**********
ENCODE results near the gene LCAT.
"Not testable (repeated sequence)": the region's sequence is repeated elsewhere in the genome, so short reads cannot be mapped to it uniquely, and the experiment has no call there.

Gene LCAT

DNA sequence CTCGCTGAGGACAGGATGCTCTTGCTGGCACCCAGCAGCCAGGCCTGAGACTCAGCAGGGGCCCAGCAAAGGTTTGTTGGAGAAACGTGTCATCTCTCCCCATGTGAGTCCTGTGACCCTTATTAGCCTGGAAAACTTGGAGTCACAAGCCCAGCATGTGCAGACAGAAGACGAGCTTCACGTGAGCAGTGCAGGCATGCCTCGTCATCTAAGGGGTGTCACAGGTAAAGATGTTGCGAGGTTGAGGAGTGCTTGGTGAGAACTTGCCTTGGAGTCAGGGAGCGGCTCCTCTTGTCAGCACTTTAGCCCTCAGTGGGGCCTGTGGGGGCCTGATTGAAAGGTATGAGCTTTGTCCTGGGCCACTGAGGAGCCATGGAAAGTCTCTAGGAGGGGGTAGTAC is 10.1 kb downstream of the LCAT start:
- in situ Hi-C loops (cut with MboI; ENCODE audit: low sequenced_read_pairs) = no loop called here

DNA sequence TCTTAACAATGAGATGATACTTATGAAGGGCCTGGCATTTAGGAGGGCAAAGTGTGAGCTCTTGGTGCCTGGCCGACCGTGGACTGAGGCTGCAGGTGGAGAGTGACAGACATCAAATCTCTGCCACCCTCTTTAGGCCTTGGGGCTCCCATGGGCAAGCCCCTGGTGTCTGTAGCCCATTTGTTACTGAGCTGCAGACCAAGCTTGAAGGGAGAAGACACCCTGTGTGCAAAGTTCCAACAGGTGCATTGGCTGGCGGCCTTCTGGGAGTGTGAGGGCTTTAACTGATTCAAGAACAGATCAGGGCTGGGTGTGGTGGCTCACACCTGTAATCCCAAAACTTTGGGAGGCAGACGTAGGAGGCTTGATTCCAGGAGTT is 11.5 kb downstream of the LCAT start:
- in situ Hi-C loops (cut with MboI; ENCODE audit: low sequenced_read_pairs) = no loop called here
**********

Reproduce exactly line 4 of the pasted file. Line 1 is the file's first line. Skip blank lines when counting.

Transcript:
DNA sequence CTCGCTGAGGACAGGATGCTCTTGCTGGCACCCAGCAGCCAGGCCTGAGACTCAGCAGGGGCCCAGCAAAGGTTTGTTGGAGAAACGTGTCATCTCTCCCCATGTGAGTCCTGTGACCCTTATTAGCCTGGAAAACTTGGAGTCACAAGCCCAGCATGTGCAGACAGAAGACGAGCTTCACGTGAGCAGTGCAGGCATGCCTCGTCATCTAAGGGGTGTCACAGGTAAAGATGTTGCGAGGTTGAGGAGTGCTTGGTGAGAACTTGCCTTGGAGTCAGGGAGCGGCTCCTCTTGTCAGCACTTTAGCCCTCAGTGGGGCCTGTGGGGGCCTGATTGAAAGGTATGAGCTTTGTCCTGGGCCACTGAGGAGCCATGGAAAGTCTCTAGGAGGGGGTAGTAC is 10.1 kb downstream of the LCAT start: